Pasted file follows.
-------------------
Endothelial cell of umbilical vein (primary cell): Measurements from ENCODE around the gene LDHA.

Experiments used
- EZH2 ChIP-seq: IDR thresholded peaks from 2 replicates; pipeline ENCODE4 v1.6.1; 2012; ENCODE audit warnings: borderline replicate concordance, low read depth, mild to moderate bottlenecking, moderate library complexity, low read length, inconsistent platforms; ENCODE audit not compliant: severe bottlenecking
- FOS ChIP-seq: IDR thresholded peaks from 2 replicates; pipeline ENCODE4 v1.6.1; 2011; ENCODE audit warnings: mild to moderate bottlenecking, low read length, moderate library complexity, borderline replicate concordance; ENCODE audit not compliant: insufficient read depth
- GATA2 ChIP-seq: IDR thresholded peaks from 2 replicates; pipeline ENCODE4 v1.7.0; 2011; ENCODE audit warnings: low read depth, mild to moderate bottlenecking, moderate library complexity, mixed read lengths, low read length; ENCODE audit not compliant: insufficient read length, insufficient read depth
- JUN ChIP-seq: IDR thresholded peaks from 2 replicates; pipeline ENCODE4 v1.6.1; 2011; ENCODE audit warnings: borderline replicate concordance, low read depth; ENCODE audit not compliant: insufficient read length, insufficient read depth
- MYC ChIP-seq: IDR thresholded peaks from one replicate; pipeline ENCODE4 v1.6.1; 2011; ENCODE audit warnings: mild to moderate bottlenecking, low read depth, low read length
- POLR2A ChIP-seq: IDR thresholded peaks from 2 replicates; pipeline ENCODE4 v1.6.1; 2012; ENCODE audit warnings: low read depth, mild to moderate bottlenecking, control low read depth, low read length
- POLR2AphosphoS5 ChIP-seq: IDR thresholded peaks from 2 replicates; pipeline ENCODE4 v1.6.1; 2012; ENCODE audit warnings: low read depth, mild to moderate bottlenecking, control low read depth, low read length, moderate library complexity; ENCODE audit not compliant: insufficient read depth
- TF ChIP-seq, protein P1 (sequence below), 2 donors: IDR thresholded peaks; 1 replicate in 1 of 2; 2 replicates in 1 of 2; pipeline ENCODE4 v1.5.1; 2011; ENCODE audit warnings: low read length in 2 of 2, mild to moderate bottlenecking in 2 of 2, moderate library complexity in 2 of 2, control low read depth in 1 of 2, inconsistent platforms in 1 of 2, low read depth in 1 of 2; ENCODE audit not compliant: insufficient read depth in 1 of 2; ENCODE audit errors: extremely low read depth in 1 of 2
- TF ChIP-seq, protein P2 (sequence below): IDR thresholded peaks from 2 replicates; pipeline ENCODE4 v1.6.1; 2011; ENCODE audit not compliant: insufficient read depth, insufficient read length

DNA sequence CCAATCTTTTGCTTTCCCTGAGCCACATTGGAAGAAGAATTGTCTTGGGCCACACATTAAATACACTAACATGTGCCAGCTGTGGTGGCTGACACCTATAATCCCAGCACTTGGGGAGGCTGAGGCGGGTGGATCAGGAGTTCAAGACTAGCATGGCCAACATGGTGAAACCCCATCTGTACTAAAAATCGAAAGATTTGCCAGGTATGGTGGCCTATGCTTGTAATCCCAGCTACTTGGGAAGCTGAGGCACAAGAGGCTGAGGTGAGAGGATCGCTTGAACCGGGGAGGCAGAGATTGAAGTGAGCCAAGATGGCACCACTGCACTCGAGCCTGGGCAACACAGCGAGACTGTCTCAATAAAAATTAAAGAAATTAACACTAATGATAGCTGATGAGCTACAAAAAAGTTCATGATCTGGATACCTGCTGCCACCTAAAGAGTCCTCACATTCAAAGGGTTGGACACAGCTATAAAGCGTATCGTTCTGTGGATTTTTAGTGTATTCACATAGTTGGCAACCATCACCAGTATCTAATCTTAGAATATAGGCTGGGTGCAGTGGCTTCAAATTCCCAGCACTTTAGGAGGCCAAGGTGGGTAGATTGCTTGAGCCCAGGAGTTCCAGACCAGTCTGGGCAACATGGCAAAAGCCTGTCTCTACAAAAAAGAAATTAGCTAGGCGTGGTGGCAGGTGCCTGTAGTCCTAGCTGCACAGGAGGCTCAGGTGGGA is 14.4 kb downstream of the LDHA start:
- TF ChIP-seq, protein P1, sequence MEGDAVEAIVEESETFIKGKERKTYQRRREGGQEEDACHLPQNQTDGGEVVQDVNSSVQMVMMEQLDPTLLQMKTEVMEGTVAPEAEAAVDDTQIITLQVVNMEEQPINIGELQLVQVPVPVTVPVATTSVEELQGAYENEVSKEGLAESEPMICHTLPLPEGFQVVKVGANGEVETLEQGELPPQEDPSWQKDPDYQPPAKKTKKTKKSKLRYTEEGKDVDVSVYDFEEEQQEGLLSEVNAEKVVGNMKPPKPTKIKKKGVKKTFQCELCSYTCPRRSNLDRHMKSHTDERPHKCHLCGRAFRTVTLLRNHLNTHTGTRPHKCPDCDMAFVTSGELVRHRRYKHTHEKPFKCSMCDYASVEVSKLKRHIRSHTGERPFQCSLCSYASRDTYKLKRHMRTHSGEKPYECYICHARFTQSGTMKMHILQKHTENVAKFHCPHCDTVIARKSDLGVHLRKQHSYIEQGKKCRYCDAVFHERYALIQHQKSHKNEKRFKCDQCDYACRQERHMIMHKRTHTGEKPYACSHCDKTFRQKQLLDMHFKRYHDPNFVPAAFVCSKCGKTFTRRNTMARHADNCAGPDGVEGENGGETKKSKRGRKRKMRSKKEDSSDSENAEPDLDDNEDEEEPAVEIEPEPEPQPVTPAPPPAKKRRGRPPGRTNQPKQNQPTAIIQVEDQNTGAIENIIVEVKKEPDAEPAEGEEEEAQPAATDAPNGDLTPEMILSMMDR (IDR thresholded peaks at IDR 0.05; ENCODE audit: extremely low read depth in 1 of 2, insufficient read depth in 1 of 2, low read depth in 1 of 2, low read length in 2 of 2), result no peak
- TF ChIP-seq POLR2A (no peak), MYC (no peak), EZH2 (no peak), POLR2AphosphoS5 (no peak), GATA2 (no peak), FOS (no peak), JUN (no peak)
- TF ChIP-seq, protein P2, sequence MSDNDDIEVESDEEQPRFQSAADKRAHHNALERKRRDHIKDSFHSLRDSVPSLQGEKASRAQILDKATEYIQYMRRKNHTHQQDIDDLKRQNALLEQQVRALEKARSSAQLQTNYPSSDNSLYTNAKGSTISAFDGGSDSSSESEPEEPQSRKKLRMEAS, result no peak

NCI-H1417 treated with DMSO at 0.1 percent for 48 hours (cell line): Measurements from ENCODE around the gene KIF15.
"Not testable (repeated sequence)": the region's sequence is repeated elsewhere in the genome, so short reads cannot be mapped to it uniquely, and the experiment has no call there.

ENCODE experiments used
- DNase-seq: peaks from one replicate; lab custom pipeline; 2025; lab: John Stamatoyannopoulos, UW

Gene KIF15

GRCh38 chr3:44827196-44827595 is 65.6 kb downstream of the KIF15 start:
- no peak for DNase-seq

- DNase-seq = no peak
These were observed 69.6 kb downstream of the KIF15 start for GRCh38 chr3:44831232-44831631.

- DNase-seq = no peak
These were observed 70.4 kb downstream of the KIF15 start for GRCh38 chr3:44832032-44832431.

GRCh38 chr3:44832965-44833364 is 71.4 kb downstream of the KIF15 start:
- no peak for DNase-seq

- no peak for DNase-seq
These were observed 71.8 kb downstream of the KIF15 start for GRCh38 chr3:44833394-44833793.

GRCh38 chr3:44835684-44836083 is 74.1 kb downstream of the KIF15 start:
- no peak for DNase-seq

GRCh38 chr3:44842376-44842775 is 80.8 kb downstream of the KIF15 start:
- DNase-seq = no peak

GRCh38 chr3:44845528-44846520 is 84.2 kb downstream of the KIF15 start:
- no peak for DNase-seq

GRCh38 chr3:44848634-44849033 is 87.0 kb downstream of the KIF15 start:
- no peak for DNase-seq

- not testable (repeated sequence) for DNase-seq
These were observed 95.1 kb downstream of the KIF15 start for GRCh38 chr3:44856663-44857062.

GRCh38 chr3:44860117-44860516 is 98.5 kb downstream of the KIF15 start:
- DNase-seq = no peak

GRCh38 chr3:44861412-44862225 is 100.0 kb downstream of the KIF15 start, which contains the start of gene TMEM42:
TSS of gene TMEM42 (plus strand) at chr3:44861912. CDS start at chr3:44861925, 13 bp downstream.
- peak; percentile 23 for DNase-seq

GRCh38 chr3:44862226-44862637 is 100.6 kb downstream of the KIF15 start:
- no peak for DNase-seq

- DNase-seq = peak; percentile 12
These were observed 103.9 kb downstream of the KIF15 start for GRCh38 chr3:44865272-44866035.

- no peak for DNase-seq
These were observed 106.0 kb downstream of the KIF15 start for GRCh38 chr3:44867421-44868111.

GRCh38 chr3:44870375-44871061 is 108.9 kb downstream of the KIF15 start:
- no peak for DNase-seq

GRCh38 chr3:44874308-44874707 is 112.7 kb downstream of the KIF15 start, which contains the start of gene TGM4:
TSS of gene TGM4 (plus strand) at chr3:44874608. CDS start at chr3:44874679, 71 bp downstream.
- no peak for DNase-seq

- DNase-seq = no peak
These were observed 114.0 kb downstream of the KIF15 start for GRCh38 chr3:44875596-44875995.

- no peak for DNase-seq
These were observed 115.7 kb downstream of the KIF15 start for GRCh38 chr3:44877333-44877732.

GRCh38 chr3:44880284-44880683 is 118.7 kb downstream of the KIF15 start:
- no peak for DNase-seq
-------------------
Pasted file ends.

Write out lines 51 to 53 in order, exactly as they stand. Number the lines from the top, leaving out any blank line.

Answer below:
These were observed 106.0 kb downstream of the KIF15 start for GRCh38 chr3:44867421-44868111.

GRCh38 chr3:44870375-44871061 is 108.9 kb downstream of the KIF15 start:
- no peak for DNase-seq